The government on Wednesday rejected a plan to open a casino resort in Nagasaki Prefecture, southwestern Japan, amid doubts about the feasibility of its funding.

The plan for the so-called integrated resort had been under review by the government since April, following the approval of a similar project in Osaka.

It was estimated that the project in Nagasaki at the Dutch-themed Huis Ten Bosch seaside resort would draw 8.4 million visitors annually, bringing 330 billion yen ($2.3 billion) in economic benefits to the southwestern Japan region.

File photo shows the Huis Ten Bosch resort in Sasebo, Nagasaki Prefecture in November 2022. (Kyodo)

Government approval is required to open a casino in Japan, among a myriad of other steps, including obtaining a license.

An expert panel under the Ministry of Land, Infrastructure, Transport and Tourism makes decisions based on a casino resort's ability to boost visitors from overseas, its economic benefits and measures against gambling addiction.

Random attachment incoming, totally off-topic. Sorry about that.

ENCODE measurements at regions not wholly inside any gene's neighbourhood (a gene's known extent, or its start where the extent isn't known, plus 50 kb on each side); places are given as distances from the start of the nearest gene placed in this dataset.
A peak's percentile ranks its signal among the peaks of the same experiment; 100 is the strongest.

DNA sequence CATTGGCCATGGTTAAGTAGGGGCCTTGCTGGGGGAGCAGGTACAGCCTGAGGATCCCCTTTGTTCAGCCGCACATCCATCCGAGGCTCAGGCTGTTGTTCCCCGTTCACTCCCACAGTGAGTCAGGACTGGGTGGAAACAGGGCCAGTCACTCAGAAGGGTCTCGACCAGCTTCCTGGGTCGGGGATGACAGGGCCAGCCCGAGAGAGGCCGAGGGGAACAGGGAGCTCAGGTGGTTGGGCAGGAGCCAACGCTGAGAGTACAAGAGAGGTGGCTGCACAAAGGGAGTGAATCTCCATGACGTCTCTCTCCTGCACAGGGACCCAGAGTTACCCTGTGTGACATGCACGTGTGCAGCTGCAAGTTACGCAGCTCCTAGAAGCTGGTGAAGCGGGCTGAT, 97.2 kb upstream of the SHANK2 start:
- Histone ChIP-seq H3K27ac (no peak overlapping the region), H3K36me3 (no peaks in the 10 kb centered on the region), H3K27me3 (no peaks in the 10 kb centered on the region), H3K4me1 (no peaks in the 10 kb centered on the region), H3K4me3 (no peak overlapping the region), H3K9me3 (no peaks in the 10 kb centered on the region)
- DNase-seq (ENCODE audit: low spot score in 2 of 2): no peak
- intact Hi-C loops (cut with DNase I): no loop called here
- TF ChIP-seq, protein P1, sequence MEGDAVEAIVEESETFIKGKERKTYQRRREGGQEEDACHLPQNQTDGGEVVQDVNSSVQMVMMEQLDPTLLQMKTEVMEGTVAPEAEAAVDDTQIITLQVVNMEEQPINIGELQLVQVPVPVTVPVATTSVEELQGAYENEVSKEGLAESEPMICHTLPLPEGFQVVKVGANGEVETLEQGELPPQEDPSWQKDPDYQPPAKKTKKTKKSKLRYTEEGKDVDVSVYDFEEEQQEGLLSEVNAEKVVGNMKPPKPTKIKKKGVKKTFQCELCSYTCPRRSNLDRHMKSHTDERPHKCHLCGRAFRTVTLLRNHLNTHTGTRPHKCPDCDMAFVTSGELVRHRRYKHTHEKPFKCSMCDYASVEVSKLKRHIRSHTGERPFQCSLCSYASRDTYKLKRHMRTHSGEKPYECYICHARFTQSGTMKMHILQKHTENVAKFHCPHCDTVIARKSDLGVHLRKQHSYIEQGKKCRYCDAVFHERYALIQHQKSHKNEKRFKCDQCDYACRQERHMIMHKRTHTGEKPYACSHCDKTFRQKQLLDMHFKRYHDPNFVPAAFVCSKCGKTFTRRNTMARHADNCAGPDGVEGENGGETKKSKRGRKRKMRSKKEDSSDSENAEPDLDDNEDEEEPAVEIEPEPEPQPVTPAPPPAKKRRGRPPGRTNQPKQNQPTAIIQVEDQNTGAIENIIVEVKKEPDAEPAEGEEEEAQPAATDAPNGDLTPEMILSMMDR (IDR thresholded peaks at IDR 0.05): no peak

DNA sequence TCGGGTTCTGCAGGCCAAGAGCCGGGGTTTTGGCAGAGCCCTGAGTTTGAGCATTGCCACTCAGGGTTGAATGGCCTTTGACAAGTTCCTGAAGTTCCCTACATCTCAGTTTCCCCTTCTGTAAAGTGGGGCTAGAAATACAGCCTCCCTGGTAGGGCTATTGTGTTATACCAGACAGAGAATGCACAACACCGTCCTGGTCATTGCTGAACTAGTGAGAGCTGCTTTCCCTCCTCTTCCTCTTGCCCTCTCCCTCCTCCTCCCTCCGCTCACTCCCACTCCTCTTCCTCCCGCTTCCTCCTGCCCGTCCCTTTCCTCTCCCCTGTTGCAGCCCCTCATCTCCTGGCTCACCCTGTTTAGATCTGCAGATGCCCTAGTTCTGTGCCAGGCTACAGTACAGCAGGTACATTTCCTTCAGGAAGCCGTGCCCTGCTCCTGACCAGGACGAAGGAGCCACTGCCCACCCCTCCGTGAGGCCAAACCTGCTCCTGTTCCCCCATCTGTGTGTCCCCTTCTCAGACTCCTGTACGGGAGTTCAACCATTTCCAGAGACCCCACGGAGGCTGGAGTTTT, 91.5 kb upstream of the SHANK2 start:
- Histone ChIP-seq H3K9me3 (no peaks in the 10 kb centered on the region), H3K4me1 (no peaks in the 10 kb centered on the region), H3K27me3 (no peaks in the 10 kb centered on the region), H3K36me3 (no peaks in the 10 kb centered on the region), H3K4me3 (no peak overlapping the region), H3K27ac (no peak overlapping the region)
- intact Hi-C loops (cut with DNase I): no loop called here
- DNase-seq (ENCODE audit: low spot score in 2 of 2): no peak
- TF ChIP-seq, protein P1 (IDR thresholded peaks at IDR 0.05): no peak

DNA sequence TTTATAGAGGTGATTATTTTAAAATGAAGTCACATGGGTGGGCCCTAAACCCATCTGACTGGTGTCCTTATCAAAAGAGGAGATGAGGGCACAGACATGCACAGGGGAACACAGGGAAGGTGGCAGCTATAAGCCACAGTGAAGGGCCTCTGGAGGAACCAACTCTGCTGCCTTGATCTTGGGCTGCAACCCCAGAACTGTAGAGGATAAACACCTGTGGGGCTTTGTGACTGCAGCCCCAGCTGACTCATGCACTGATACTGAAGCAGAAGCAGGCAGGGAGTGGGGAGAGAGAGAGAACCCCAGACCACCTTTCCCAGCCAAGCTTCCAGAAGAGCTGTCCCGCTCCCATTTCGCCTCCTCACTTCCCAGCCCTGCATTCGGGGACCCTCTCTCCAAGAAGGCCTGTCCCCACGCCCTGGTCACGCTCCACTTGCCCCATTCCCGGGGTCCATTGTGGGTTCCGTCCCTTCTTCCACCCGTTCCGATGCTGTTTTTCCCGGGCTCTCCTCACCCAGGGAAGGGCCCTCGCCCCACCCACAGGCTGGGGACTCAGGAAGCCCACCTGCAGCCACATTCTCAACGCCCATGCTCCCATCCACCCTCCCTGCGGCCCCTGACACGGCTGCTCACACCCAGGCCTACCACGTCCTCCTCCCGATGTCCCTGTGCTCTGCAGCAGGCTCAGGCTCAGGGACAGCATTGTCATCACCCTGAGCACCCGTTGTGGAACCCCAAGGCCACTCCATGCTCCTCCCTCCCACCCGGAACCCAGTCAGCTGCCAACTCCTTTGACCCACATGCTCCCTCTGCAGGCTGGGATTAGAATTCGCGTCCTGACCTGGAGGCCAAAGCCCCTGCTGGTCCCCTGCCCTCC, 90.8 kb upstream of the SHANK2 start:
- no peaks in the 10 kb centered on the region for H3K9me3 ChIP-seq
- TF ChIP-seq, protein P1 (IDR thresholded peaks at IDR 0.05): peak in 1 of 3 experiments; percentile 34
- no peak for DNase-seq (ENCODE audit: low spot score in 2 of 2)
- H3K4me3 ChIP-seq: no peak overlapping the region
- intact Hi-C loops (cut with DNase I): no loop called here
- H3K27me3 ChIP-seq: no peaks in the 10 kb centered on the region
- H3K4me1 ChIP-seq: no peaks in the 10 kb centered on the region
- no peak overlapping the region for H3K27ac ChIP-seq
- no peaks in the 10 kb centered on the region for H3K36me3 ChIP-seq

The plan for Nagasaki Prefecture had remained under review after approval was handed down in April for the construction in Osaka of what will be Japan's first casino resort.

The integrated resort will be built on Yumeshima, an artificial island in Osaka Bay. It is expected to attract about 20 million visitors annually and bring 1.14 trillion yen in annual economic benefits to the region.

The total price tag of the Osaka IR project is estimated at 1.27 trillion yen, with the resort slated to open around the fall of 2030.

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